One tricky thing is that Hashii-san is originally a manga writer, so it's a bit difficult to adapt Hashii-san's designs directly to anime. We needed someone to modify Hashii-san's drawings for easier adaptation. I asked Akiharu Ishii to be the mediator. He can draw the catchiest drawings at I.G. I could depend on his skills. But he's also a very consistent guy, so his work is very quick. He was the right person to do the job. As the overall animation supervisor, I asked him to include his drawings in almost all the cuts in every single episode. I think he'll be the key person in the animation. He has the experience as well as the reputation, so I can count on him.

In your production of Blood+, what aspects were you conscious of in the feature film Blood: The Last Vampire?
To tell you the truth, I had a hunch that I had to deconstruct some sort of brand awareness that I.G anime have in common. I know I.G has produced many well-made anime, but I felt we haven't really assumed a character or status yet. This was something I wanted to challenge. To "assume a character" was a huge objective for me.

Even in the anime industry, when I mention "Blood" I get this startled reaction from people. If I show them the designs, they really look stunned and some would even say, "Are you sure you want to get into that?" To this, I would say I had to make up my mind or this project wouldn't survive as a one-year TV series. There's no point in making an original work either. Of course, Blood+ would not exist without the feature film Blood: The Last Vampire, but it was good that I first deconstructed the film before restructuring it. Or I should say I had to go through that process for my own sake. As a result, I think we are moving in a good direction.

In the feature film, Saya had symbolic pigtails, but in Blood+, she has a short hair.
I thought if the anime took place in the present, Saya just couldn't be in a sailor-suit uniform with pigtails like Saya in the film [Note: the film Blood: The Last Vampire is set in 1966]. I felt her image in the film was something of a masterpiece. You can't really reuse it. So I decided to completely update the design for the present day. Mr. Ishikawa said it might be better to have long hair, but we persisted with the short design. It's simpler for animators, and also matches the image of Saya as a lively girl. As for the actual hairstyle, we poured in a lot of ideas and then spent some time choosing the right one.

(to be continued...)

Part 03

Q: How about the characters surrounding Saya?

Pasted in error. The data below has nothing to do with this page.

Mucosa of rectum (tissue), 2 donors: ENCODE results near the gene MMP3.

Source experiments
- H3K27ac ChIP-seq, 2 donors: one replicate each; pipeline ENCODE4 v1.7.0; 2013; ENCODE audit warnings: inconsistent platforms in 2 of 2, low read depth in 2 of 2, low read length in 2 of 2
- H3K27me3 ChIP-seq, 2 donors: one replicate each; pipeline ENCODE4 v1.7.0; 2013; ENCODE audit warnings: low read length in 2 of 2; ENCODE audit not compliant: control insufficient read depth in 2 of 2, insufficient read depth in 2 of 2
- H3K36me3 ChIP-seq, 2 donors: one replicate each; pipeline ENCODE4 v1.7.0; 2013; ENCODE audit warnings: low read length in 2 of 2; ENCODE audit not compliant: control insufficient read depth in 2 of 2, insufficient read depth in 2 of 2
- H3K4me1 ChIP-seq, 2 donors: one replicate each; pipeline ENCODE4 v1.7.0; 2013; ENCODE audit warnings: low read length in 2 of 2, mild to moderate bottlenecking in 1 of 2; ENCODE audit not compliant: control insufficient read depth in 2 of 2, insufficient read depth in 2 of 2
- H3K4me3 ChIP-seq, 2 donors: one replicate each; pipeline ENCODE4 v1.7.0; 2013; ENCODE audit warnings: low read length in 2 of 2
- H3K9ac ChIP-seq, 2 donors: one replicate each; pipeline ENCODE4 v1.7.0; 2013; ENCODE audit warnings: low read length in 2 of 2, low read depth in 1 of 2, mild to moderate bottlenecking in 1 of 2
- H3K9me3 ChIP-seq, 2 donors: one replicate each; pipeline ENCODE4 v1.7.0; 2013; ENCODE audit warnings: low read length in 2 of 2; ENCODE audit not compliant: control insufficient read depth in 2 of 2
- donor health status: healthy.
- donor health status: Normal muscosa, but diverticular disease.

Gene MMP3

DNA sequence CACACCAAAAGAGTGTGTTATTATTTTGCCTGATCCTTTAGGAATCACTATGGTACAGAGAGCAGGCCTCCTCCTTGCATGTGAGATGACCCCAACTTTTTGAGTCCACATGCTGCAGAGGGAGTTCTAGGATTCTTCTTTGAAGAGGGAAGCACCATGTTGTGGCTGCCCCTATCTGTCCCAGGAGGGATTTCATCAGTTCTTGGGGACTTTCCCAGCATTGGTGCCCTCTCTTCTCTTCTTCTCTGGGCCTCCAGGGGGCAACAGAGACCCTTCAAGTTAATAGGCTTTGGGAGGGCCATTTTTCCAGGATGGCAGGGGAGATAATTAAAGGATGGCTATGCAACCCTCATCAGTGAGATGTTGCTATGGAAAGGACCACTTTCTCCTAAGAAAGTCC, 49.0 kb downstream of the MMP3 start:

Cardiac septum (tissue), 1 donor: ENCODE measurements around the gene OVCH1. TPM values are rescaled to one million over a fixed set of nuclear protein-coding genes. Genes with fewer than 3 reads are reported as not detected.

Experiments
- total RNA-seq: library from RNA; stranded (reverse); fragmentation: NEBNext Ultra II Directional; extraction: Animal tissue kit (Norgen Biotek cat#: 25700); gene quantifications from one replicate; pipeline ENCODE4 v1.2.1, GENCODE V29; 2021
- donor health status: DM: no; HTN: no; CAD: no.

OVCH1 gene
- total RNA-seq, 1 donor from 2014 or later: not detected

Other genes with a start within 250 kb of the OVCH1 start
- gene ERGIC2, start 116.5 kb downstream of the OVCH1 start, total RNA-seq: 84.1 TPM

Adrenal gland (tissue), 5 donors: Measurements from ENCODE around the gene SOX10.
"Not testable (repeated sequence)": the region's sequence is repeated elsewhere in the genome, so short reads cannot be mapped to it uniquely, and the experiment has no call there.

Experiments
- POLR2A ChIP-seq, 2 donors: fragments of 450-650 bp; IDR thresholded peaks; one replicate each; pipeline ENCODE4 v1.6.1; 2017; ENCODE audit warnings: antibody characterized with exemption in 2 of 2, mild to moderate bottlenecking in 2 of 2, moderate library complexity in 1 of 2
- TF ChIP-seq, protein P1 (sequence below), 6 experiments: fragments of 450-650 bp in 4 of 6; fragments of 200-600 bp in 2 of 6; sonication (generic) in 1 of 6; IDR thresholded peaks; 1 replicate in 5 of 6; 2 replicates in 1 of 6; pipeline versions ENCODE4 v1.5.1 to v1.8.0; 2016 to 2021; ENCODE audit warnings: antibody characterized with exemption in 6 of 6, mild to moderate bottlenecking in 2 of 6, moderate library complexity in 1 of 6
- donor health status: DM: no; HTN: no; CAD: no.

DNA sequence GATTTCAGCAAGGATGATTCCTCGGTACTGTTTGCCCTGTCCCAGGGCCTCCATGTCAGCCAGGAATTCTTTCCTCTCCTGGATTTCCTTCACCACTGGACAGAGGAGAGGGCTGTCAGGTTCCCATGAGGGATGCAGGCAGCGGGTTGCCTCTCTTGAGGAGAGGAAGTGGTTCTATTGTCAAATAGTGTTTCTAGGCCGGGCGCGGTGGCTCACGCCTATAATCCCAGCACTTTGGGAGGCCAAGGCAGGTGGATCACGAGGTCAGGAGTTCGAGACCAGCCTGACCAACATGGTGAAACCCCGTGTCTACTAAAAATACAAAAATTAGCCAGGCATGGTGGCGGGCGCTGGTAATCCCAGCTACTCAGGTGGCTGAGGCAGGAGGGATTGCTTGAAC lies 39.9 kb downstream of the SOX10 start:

A: I think it's important to make the male characters, Hagi and Kai, attractive and appealing. I attended an event called "Fullmetal Alchemist Festival - Tales of Another" last December and then the big event on July 30th called "MBS Anime Festival 2005 - Osaka Castle Experiment: Midsummer Night's Dream" in Osaka, in which the first footage of Blood+ had its world premiere. The power of high school girls is just unbelievable. It might simply have to do with the time slots in which they're aired [*]. I realized that I just couldn't ignore those girls. In Osaka, characters from Fullmetal Alchemist and Gundam Seed Destiny appearing on stage were enough to make them scream. To be honest, seeing them woke me up. It was a good experience to see the fans' reactions myself. Of course, there are fans that belong to audience demographics that never go to these events.

I feel Blood+ should achieve that kind of success as well. In this time slot, Blood+ is the only anime with a girl as the main character. Some people said that we were taking a big risk. Yes, if we were to target the young girls who watched Fullmetal Alchemist and Gundam Seed Destiny only, then having a girl as the main character might ruin our ratings. But Saya was the main character and we couldn't change that, so we sat down and contemplated this.
And what we came up with was that we had no choice but to make male characters as appealing as possible, but at the same time, such attractive characters must act following a solid dramatization. This may sound quite obvious, but if we succeed in our purpose, then we can be more confident in presenting the show to the entire audience.

So Saya is a girl if I may ask. You could have chosen to make Saya genderless since she is a descendent of the vampires.
Yeah, that might have been an option. But from the beginning, for instance in the script writing stage, we were totally preoccupied with girls' comics. And when the storyboards came up, Saya's image was very "girlish". That was the sequence director Jun Matsumoto's approach and that was when I clearly realized Saya was a girl. This is the hidden theme of this anime. Saya being a high school student allows the show to take on a school drama aspect as well.

[*] Blood+ TV airing follows Gundam Seed Destiny in what is currently regarded in Japan as the Anime Golden Time, or the Saturday 18:00 time slot on TBS/MBS. This slot, considered unusual for animation and unable to bring high audience ratings, proved exactly the contrary with the huge success of Fullmatal Alchemist and then Gundam Seed Destiny, two series that gained a cult status especially among the female audience.

(to be continued...)

Part 04


Q: How was the event in Osaka?
A: Other anime production studios including Sunrise and Bones also participated in the event, so, personally, it was very worthwhile since I could talk with lots of industry people I don't usually get to meet in person. I got a lot of inspiration from them.